You remember Sarah, don't you? She's the one regressives gleefully championed just a year ago as the greatest thing since sliced bread, the person most qualified to be Vice President of the United States, just a step away from the presidency.
Turns out no one in America knew better how utterly bogus that claim was than the people who were making it. The latest revelations on this subject come from Steve Schmidt, the McCain-Palin campaign manager, and the guy who originally championed Palin for the VP nod after the ultra-right told McCain he couldn't have his buddy Joe Lieberman on the ticket after all.
Here's what Schmidt is now saying about Palin as she was being prepped for her debate appearance: "She knew nothing". A bit different from what we were hearing from him during the campaign, isn't it?
Funny thing is, it was easy then to see what a complete and utter lie Palin was, from top to bottom. Easy, that is, if one was willing. But you took a lot of crap for stating the obvious. Emperors don't really like it so much when you point out that they're naked. But anyone who saw the Katie Couric interview, for example, could see how completely two-dimensional and absolutely false was the notion that this person was remotely ready to be a heartbeat away from the presidency of the United States, especially when the heart in question belonged to an old man with some serious medical history.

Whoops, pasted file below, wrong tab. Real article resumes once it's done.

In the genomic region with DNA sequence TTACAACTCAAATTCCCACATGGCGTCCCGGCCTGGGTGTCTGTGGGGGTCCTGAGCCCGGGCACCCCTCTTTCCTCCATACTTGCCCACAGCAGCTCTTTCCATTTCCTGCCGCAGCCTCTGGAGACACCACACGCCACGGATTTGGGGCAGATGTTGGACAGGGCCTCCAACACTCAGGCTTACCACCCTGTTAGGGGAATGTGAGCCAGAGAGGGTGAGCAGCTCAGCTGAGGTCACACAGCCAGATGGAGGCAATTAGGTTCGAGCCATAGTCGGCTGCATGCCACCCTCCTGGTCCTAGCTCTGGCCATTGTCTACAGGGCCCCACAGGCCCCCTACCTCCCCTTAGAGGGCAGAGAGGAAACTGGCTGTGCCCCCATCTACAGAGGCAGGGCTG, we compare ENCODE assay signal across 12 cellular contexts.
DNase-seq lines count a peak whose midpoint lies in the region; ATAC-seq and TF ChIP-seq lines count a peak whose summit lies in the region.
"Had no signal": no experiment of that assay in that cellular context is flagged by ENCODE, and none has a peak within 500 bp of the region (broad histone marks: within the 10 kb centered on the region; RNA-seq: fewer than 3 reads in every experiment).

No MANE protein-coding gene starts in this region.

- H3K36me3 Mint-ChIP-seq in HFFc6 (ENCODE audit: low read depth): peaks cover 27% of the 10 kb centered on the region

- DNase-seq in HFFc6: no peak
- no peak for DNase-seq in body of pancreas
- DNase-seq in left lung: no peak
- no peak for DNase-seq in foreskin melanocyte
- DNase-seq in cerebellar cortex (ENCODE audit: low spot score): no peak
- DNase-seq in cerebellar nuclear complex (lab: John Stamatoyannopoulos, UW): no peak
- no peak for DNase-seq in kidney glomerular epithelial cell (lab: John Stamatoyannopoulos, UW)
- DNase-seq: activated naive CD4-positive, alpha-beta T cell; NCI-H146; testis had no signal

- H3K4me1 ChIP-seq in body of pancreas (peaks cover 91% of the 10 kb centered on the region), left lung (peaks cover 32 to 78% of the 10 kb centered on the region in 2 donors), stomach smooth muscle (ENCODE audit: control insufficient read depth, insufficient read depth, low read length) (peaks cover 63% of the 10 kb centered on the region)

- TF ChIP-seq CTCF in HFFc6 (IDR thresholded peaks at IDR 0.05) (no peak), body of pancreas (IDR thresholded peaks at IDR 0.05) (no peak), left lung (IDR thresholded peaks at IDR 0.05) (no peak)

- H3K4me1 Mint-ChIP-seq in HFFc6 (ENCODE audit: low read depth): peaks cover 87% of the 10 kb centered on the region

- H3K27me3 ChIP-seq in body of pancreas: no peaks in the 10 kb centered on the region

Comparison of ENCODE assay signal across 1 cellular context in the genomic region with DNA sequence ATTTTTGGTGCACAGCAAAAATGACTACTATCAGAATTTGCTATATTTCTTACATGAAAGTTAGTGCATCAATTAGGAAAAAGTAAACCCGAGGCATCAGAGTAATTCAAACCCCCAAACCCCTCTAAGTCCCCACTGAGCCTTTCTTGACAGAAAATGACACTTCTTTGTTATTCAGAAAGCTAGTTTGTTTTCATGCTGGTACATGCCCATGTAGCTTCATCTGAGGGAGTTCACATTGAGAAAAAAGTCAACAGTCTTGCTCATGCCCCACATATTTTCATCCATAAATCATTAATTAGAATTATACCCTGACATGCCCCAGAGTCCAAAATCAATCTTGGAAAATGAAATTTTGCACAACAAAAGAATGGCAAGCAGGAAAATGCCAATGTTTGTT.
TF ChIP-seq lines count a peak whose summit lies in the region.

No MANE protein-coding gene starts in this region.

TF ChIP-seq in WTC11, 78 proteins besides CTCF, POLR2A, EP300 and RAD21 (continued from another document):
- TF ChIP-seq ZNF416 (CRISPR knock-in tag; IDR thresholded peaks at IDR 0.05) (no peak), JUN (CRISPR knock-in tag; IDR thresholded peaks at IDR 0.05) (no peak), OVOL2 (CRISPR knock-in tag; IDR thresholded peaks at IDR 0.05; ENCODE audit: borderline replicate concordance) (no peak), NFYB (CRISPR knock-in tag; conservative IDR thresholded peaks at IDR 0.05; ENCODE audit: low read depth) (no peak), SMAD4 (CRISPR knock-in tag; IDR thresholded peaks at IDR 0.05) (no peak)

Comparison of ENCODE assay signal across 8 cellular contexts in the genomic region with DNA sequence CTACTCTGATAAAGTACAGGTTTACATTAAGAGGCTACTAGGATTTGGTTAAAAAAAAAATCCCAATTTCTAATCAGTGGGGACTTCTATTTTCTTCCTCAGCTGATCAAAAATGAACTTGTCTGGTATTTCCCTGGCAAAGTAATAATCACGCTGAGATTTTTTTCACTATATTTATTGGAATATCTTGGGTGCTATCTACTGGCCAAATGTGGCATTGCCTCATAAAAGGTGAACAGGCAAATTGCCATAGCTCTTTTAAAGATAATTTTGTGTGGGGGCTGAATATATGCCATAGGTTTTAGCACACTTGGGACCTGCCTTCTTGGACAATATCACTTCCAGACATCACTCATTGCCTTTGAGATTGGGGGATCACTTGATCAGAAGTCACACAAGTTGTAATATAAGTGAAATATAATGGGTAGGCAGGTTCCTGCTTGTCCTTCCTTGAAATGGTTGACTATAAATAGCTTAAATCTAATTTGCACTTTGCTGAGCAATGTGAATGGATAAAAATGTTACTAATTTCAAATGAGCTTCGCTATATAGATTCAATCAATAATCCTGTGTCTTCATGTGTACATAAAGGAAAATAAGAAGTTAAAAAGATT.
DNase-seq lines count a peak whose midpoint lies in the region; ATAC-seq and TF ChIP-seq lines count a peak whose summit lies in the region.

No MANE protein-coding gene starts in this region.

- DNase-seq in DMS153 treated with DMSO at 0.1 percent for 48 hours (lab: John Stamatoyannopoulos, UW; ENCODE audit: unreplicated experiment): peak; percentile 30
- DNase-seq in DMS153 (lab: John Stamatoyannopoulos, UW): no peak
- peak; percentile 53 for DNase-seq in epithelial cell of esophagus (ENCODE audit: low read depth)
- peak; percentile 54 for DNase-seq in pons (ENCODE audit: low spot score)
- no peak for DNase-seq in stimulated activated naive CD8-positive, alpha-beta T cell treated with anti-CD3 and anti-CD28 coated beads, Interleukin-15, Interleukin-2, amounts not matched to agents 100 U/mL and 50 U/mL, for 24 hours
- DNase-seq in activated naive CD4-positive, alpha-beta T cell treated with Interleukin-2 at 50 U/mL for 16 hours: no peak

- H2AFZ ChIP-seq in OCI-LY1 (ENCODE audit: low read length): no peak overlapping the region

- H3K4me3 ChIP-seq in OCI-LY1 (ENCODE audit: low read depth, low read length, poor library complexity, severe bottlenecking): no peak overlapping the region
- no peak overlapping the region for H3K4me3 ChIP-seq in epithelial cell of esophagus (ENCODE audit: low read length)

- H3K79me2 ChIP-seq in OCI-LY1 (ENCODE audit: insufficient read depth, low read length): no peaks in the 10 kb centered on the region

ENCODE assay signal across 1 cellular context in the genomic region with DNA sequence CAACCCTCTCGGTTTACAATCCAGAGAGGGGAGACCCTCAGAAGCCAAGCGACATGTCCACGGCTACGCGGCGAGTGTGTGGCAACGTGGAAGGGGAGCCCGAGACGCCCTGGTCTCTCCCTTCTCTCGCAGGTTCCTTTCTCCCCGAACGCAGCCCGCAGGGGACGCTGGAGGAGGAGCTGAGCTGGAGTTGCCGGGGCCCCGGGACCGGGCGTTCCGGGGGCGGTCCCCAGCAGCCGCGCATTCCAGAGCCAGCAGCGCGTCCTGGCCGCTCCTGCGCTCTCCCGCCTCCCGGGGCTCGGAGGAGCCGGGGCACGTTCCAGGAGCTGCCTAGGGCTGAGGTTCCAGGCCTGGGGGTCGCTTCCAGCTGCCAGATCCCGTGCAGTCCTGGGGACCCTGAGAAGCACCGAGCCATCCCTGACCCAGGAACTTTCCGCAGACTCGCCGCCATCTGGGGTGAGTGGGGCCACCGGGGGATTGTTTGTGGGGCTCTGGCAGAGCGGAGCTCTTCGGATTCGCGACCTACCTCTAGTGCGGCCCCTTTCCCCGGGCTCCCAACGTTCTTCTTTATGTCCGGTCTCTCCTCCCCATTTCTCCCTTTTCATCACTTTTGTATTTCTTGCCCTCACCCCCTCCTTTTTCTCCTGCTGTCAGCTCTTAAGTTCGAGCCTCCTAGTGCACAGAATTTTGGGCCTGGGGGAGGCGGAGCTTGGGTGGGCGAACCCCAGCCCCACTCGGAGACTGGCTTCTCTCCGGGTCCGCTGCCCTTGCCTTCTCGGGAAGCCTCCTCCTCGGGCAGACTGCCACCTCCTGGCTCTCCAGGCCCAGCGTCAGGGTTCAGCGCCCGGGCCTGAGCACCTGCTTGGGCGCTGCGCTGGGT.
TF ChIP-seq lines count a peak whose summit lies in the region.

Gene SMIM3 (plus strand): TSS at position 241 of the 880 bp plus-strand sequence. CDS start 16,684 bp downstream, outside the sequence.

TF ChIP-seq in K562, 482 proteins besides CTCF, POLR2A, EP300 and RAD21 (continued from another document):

How does this happen? How does a presidential bid based on a lie that is simultaneously so manifest and so magnificent in scale nevertheless manage to generate 59,934,814 votes amongst the supposedly sentient occupants of the richest and most powerful country of the world, here in the twenty-first century, no less?
Welcome to the spiraling sewer of regressive deceit.
The most proximate lie to the one asserting that Palin was ready to be president was the one in which the McCain team assured us they knew what they were talking about. In fact, they had almost no idea who Palin was. Indeed, they were the first among us to learn what a disaster she really was. But only after they'd already picked her.